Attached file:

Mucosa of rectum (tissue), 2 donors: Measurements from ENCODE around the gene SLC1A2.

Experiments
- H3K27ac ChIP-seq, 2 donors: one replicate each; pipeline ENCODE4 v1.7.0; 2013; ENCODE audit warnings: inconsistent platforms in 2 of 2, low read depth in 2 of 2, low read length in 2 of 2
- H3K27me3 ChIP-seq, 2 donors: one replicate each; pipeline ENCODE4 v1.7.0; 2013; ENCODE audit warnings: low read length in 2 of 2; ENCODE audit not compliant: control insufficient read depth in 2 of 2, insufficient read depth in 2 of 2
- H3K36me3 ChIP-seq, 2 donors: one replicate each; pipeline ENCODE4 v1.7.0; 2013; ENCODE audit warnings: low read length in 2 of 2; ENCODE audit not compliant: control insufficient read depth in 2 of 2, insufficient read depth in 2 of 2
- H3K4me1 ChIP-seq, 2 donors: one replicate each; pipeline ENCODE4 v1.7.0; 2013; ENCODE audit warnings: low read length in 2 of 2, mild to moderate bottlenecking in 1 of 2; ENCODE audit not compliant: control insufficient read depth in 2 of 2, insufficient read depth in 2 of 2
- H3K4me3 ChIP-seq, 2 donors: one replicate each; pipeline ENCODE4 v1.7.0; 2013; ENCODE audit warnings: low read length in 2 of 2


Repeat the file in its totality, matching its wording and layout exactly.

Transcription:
Mucosa of rectum (tissue), 2 donors: Measurements from ENCODE around the gene SLC1A2.

Experiments
- H3K27ac ChIP-seq, 2 donors: one replicate each; pipeline ENCODE4 v1.7.0; 2013; ENCODE audit warnings: inconsistent platforms in 2 of 2, low read depth in 2 of 2, low read length in 2 of 2
- H3K27me3 ChIP-seq, 2 donors: one replicate each; pipeline ENCODE4 v1.7.0; 2013; ENCODE audit warnings: low read length in 2 of 2; ENCODE audit not compliant: control insufficient read depth in 2 of 2, insufficient read depth in 2 of 2
- H3K36me3 ChIP-seq, 2 donors: one replicate each; pipeline ENCODE4 v1.7.0; 2013; ENCODE audit warnings: low read length in 2 of 2; ENCODE audit not compliant: control insufficient read depth in 2 of 2, insufficient read depth in 2 of 2
- H3K4me1 ChIP-seq, 2 donors: one replicate each; pipeline ENCODE4 v1.7.0; 2013; ENCODE audit warnings: low read length in 2 of 2, mild to moderate bottlenecking in 1 of 2; ENCODE audit not compliant: control insufficient read depth in 2 of 2, insufficient read depth in 2 of 2
- H3K4me3 ChIP-seq, 2 donors: one replicate each; pipeline ENCODE4 v1.7.0; 2013; ENCODE audit warnings: low read length in 2 of 2